Foods and nutrients are consumed in various characteristic combinations that synergistically influence the risks related to many diseases. Dietary or nutrient patterns represent a broader series of food and nutrient consumption that is more predictive of disease risk than individual foods or nutrients [17]. In recent years, researchers have transferred their focus from individual food or nutrition factors to dietary patterns. Some studies suggested that a healthy diet pattern and lifestyle to prevent or control ADHD might have greater long-term success [10,18,19,20]. Isolated studies have reported on the relationships between dietary patterns and ADHD [18,19,20]. Howard et al. and Azadbakht et al. have examined unhealthy dietary patterns associated with ADHD in their cross-sectional studies [18,19]. In the adolescents of Western Australia, Howard et al. reported that a Western-style dietary pattern consisting of a high intake of fat, refined sugars, and sodium and a low intake of fiber, folate, and omega-3 fatty acids was associated with increased odds of an ADHD diagnosis, whereas a healthy dietary pattern, with a high intake of fiber, folate, and omega-3 fatty acids, was not correlated with the diagnosis of ADHD [18]. In Iranian school-aged children, dietary patterns characterized by a high intake of sweets and fast food were associated with a greater risk of ADHD; however, no significant association was observed for the healthy or Western dietary patterns [19]. The above cross-sectional investigations indicated the association between dietary patterns and ADHD. A recent further analytical study conducted in Korean school-aged children by Woo et al. studied the likely causal relationship between dietary patterns and ADHD using factor analysis and 24 h diet recall (24HR) interview based on a case-control study [20]. The results showed that a traditional, healthy dietary pattern that was characterized by a high intake of kimchi, grains, and bonefish and a low intake of fast foods and beverage, was inversely associated with ADHD [20]. However, the traditional foods or eating habits were different in different regions, and a food frequency questionnaire is more suitable for researching the relationship between diet intake and chronic diseases, including ADHD [21]. Thus, the association between the dietary patterns and ADHD, especially nutrient patterns that have been not researched in the previous studies, should be further explored to provide a scientific basis for preventing or controlling ADHD. In the current research, a matched case-control study was conducted to investigate the dietary patterns and nutrient patterns using factor analysis and a food frequency questionnaire among Chinese school-aged children with ADHD. In addition, an association between the blood essential elements (iron, zinc, calcium, copper and magnesium) and ADHD was evaluated in Chinese children.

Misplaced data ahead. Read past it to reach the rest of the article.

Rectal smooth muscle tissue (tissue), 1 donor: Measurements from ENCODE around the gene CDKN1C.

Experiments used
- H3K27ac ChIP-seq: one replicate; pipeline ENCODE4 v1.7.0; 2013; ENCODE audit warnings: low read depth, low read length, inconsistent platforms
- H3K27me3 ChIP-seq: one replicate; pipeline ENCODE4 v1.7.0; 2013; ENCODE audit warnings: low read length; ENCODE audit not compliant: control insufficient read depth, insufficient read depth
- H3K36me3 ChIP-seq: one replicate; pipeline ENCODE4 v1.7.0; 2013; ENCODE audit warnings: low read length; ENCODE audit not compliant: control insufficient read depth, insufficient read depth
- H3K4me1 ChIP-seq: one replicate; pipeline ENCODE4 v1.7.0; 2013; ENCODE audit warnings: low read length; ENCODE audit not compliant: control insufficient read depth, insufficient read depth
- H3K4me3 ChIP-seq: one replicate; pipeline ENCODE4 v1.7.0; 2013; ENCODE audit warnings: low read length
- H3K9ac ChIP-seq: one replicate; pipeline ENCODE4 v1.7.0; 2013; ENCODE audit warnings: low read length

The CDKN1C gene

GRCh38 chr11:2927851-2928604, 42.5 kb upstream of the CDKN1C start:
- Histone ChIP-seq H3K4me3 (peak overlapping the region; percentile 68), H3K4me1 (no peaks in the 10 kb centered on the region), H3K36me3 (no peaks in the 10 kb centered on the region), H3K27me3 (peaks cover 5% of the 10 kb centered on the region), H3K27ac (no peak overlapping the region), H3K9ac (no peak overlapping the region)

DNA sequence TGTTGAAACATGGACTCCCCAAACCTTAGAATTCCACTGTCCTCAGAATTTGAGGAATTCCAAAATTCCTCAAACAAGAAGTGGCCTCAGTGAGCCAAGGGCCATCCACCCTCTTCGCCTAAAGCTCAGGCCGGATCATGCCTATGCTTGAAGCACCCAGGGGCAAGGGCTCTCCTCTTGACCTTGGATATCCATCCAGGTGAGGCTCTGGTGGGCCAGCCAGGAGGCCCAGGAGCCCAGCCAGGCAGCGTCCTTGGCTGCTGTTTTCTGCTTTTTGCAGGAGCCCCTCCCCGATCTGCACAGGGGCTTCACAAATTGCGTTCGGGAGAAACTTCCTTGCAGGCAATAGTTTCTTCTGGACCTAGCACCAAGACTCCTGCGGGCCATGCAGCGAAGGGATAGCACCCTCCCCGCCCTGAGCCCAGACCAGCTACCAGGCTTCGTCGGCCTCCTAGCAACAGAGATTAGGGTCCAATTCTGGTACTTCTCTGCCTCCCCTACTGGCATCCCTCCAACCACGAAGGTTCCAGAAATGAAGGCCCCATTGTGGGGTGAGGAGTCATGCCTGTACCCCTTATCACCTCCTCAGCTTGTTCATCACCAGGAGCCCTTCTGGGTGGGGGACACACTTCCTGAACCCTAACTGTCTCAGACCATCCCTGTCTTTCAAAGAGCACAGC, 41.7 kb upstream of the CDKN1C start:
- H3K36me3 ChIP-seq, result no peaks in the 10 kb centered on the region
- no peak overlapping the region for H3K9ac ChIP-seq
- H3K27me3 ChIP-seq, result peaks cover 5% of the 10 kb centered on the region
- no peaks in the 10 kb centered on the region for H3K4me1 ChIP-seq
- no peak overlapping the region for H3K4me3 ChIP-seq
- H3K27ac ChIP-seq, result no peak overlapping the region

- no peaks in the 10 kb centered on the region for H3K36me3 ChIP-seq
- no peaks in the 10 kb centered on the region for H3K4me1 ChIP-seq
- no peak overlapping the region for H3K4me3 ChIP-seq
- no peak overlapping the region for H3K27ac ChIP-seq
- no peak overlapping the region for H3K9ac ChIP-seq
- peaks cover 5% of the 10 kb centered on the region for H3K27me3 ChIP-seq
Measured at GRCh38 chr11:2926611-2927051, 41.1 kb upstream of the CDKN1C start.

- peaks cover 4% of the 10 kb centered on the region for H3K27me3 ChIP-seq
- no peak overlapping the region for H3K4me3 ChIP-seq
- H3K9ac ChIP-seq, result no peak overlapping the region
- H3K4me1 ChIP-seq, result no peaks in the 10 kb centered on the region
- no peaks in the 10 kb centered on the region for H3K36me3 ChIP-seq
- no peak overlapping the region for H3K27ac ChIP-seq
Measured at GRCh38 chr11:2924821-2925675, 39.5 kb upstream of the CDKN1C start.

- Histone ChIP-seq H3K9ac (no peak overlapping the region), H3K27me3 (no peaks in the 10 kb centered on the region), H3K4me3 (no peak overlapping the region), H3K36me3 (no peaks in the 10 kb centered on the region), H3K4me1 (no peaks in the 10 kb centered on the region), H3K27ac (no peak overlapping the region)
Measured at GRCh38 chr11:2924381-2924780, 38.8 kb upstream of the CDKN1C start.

2. Methods and Materials

2.1. Study Population and Recruitment

The matched case-control study participants were consecutively recruited from children attending pediatric clinics for health care and ADHD assessment from the Jiangxi Provincial Children’s Hospital in Jiangxi Province, China. This hospital, which is the largest hospital that specifically treats children in Jiangxi province, serves children from all of the administrative districts within the province.
The subjects with ADHD 10th revision of the International Statistical Classification of Diseases and Related Health Problems (ICD-10 codes F90, 208–210) were children of Chinese Han nationality who were aged 6–14 years at the time of the investigation and had a lifetime medical history that fulfilled the Diagnostic and Statistical Manual of Mental Disorders, 4th ed., revised Diagnostic and Statistical Manual of Mental Disorders, 4th ed. (DSM-IV-R) criteria for ADHD [1]. The individuals were excluded for any evidence of identifiable prenatal insults, autism, Asperger syndrome, epilepsy or a primary diagnosis of schizophrenia, affective disorder, pervasive developmental disorder (ICD-10 codes F84.0–F84.9, 308.0), and mental retardation (ICD-10 codes F70–F79, 312–315).
The non-ADHD control children were randomly selected from those receiving routine health care at the same clinics where the ADHD cases were diagnosed. The controls were given the same full diagnostic assessment as the ADHD cases and screened only for the absence of ADHD without exclusion of any other diagnosis except for the same exclusion criteria applied to ADHD cases. By the pair-matched design, each subject with ADHD and control set had the same sex and the same age (difference between birthdays was within six months).